of the number of possibilities. This suggests that the experimental design

may have to make judicious use of a latin square layout. If there are some

free tuning parameters that must be set a priori in the document image

algorithm, then these parameters can as well be part of the N vaiables,

in which case, the statistical analysis will be conditioned on their

values and the experimental results can plot performance as a function

of their values.

The experiments must then be carried out for each image in the sample.

Suppose there are M different measurements Y_1,...,Y_M a document image

algorithm is to make on each image. These variables would be a subset

of the N variables which might describe the images in the population of

interest. As a result of these measurements, which are really statistical

inferences, there will be a difference between the true values y_1,...,y_M

of the measured quantities and the measured values themselves. The accuracy

criterion must state how the comparision between the true values and the

measured values will be evaluated.

Finally, the exerimental data analysis plan must state how the hypothesis

that the algorithm meets the specified requirement will be tested. It

indicates how the observed data (the true values and the corresponding

measured values) will be analyzed. The plan must be supported by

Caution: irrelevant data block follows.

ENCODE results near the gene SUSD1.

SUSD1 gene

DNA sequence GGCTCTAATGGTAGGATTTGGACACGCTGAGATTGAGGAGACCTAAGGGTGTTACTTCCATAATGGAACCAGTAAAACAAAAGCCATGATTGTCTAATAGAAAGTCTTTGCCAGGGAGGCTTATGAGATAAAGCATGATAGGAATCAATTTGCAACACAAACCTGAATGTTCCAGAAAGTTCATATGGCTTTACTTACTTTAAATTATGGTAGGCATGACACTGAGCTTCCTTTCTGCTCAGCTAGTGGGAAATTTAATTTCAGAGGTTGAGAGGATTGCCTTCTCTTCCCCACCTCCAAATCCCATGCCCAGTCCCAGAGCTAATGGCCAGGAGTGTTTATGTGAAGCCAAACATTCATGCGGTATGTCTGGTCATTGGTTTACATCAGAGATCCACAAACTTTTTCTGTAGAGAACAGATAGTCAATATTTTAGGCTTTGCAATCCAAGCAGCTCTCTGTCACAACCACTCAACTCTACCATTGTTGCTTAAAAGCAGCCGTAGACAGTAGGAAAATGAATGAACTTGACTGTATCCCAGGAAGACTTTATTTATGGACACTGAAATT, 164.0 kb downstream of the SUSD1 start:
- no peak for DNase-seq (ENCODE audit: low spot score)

theoretically developed statistical analysis which shows that an experiment

carried out according to the experimental design and analyzed according

to the data analysis plan will produce a statistical test itself having

a given accuracy. That is, since the entire population was only sampled,

the sampling fluctuation will introduce random fluctuation in the test

results. For some fraction of experiments carried out according to the

protocol, the hypothesis to be tested will be accepted but if the algorithm

were to be tried on the complete population of image variations, it would

not meet the specified requirements; and for some fraction of experiments

carried out according to the protocol, the hypotheis to be tested will

be rejected but if the algorithm were to be tried on the complete population

of image variations, it would meet the specified requirements.

The specified size of these errors of false acceptance and missed

acceptance will dictate the number of images to be in the sample. This

relation between sample size and false acceptance rate and missed

acceptance rate of the test for the hypothesis must be determined on the

basis of statistical theory. One would certainly expect that the sample